(watched in flight)

The plot is ridiculous, the characters are unidimensional, the history is crackpot.  But it’s got actors that are fun to watch (starting with Tom Hanks), more action than dialogue, and some outstanding locations (Florence, Venice, and the less frequently-seen Istanbul).  In short, it’s the perfect airplane movie.  Sit back, relax, and enjoy — but remember to turn your brain off first.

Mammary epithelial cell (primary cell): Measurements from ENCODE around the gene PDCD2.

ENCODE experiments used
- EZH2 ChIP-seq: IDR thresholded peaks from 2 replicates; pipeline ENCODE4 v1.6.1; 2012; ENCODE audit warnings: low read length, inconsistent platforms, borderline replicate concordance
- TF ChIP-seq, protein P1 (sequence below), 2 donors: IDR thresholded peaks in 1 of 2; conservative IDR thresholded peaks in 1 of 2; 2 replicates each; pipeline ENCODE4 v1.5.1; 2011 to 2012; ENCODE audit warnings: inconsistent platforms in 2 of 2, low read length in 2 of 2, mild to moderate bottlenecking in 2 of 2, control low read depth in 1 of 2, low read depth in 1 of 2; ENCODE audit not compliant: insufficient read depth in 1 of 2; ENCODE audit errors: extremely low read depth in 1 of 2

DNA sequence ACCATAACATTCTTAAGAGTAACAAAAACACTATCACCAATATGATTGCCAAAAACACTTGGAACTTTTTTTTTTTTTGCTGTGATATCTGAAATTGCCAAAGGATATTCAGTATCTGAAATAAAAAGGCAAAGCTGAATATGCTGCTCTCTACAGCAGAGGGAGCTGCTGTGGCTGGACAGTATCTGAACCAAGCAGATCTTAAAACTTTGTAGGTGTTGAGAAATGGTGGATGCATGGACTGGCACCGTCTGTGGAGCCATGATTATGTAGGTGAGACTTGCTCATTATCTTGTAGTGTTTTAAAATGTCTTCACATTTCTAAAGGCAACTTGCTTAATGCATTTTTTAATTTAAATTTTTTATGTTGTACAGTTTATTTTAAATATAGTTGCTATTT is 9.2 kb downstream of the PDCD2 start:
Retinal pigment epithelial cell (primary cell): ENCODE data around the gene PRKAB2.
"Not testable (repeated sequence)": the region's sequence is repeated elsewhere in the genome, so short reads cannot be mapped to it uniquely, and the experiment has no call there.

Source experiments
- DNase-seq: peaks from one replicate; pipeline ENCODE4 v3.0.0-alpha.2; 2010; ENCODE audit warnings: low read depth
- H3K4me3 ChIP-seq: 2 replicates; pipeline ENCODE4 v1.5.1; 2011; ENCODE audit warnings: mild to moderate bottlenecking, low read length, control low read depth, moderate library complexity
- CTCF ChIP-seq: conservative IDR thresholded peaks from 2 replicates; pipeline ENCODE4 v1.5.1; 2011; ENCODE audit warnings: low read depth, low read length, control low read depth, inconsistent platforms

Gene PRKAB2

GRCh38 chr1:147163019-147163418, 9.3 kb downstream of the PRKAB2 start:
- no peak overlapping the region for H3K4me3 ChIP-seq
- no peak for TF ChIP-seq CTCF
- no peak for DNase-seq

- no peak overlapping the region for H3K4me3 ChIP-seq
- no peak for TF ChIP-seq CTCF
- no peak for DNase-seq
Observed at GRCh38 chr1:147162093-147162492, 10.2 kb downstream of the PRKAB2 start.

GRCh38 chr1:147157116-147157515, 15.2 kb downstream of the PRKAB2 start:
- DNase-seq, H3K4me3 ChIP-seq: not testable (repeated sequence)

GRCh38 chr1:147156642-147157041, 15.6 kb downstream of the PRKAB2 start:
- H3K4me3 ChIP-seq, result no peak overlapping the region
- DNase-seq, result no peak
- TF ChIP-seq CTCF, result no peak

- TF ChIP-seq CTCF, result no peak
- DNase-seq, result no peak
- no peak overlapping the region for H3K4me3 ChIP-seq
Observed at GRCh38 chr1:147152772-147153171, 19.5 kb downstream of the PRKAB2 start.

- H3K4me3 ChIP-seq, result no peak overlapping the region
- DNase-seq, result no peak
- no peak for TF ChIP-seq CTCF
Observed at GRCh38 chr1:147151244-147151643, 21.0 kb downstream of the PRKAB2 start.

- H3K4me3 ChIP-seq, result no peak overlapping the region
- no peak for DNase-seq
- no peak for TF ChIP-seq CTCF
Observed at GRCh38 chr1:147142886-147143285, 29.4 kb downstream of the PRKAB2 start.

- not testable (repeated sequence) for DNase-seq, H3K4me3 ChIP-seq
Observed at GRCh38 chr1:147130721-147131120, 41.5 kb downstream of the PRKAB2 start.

Note on crackpot history — Dan Brown, as in most of his work, takes a historical phenomenon and draws exactly the wrong conclusions.  Some historians do believe, as one of the characters in this movie does, that the Black Death jumpstarted the Renaissance.  But that was a case of accidental timing.  Europe was already emerging from feudalism when the plague hit, and the resulting labor shortages hastened the end of serfdom and, ultimately, fostered the development of labor-saving machinery.  But that doesn’t mean, as the chief villain in this movie proposes, that creating a new plague will push the world forward.  It’s far more likely that devastating plagues will destroy civilizations than rebuild them.  The plague of Justinian, for example, pretty much eliminated the remnants of the Roman Empire in western Europe. And even after the Black Death, it took many European cities decades to recover.  As I said, remember to turn your brain off.

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